Autumn Break - Faith and the Arts in the 18th Century
This year’s Autumn Break focused the theme of Faith and the Arts on 18th Century.
It was an intellectual and artistic feast. Haydn Lee gave us two of his musical lectures - an irresistible mix of musical knowledge, pianistic skill, superb CD selections and sheer enthusiasm. He focused on Handel and then on Haydn, and rounded off the week with a recital at our social evening on the last night.
Joyce Simpson brought to life the poets of the period, exploring Wordsworth and the French Revolution and then grace in the lives of John Newton (author of ‘Amazing Grace’) and his friend William Cowper.
Fr Dixie presented the French Revolution as the background to the artistic developments of the late 18th and 19th centuries.
Rosemary Mitchell discovered unexpected religious themes in the artists of this period, who are often seen as turning towards secular themes, and Eleanor Petch explained the ethical significance of landscape in Jane Austen.
We also had a day out: to Hornby, where Fr John Lingard’s presbytery and garden, and much of the village, preserve 18th century features, and to the superb Georgian Catholic church at Claughton-on-Brock, where Fr Anthony Keefe graciously hosted us and said Mass for us. On another day some of us visited Cartmel and found the grave of William Taylor. He was the schoolteacher who stimulated Wordsworth’s love of poetry; Wordsworth was en route to visit this same grave when, crossing the Morecambe Sands near Chapel Island, he heard of the death of Robespierre! A film of Jane Austen’s Emma was the perfect accompaniment to the talks and trips.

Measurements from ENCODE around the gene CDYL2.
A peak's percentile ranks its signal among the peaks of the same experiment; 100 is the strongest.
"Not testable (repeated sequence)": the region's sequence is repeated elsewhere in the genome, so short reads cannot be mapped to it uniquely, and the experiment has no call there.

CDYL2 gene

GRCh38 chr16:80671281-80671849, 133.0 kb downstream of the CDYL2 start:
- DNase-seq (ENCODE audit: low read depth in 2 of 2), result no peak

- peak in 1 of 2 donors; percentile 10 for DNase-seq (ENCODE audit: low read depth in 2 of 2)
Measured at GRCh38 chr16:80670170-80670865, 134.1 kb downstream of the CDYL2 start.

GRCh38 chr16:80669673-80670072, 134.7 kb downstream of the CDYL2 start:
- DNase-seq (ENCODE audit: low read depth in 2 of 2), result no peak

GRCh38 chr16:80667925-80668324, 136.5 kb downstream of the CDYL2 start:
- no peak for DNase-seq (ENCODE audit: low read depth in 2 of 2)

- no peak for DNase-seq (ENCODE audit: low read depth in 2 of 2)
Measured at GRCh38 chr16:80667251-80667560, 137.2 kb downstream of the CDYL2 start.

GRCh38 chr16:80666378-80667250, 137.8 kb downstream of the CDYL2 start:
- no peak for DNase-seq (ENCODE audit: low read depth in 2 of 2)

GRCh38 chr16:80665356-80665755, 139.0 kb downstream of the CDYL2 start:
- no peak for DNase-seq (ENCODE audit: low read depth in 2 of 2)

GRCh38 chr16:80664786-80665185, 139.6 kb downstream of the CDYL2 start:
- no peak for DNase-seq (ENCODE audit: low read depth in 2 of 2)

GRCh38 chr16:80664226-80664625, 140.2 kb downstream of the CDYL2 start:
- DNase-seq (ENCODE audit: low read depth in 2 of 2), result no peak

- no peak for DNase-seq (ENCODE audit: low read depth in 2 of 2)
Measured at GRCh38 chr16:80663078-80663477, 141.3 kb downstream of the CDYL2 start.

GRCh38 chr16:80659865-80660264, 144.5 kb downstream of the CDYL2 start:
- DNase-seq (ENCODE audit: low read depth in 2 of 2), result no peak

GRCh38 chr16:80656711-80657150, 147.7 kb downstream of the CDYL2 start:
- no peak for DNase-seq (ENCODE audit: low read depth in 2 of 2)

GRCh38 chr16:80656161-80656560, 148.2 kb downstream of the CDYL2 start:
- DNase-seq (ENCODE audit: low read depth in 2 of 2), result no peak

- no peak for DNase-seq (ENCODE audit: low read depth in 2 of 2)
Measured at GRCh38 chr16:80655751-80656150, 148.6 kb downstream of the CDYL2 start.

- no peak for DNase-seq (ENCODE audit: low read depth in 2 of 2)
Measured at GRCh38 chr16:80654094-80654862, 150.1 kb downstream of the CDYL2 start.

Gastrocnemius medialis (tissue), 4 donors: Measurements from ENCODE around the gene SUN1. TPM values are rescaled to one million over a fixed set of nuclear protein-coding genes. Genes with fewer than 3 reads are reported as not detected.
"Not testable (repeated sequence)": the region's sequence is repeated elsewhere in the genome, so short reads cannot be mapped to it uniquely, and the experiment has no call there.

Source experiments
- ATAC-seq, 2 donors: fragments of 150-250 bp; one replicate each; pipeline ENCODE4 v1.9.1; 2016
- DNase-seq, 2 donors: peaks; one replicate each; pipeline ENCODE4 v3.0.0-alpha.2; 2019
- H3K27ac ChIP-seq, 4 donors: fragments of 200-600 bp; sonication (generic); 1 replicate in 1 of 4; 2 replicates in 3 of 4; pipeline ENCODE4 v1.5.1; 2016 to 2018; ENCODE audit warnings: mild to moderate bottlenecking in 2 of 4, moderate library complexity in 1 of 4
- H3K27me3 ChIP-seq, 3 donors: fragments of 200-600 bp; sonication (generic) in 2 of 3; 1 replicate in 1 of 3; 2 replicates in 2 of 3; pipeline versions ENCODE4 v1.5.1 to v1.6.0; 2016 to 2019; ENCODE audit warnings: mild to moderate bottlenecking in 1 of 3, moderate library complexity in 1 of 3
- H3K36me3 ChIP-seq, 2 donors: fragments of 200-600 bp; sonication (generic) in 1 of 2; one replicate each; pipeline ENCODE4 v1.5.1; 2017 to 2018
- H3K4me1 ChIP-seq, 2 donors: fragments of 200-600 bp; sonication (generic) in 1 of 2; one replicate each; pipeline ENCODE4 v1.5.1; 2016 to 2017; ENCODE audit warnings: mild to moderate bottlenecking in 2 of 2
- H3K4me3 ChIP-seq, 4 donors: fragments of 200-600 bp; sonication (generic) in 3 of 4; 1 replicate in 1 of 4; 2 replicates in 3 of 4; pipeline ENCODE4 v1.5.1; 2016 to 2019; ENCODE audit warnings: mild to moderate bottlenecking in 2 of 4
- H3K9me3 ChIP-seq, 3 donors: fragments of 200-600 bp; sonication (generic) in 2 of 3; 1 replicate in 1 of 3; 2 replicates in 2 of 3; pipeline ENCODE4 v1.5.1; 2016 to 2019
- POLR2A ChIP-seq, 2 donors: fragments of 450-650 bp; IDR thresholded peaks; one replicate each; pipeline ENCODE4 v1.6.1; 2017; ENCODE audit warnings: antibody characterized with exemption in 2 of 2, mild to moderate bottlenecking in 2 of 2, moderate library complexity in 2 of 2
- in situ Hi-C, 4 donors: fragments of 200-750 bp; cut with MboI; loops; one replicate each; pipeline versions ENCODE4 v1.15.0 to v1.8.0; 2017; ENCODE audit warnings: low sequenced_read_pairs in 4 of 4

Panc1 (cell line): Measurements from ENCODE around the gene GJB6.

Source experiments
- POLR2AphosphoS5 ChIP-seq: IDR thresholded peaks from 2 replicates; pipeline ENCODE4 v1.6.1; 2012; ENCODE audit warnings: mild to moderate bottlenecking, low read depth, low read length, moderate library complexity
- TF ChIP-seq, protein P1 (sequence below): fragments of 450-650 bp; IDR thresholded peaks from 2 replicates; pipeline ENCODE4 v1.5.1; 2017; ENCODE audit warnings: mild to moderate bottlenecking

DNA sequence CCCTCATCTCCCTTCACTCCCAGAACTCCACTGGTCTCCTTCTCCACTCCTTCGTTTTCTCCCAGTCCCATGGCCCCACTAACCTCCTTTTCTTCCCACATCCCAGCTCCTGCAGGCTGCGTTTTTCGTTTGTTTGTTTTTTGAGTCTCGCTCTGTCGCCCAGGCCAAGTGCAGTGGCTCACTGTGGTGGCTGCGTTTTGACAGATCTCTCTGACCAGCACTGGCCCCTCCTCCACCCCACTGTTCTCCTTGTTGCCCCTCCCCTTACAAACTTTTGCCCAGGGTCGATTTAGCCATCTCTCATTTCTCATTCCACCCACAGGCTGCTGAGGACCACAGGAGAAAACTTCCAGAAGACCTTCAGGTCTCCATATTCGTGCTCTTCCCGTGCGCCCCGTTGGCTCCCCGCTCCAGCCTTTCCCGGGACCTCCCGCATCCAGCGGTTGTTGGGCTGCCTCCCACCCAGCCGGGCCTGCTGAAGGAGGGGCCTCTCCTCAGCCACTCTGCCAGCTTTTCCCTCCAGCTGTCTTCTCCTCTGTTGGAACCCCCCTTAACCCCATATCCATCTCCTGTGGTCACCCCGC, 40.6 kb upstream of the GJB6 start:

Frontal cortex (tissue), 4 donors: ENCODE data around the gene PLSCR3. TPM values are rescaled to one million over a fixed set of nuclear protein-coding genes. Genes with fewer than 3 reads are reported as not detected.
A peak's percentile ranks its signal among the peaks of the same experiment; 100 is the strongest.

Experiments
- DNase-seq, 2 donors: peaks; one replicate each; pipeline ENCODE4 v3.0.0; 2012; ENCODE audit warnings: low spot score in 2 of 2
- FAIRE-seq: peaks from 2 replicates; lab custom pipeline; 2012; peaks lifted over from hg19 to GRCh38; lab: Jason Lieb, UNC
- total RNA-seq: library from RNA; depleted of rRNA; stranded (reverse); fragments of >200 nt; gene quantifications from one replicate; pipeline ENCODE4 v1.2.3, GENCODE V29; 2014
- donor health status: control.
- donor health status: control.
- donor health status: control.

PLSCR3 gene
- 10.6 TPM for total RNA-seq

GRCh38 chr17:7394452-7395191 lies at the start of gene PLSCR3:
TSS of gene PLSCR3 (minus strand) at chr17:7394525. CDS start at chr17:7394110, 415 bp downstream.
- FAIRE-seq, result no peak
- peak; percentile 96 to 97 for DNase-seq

As usual the group was able to join in the regular Masses and daily prayer of the Community, visit the local area, and enjoy shared meals and friendship, and visits to the local area.
Next year we will continue the same theme with Reformation, Counter-Reformation and the Arts. Book early to avoid disappointment!
If you are interested, please contact SR MARGARET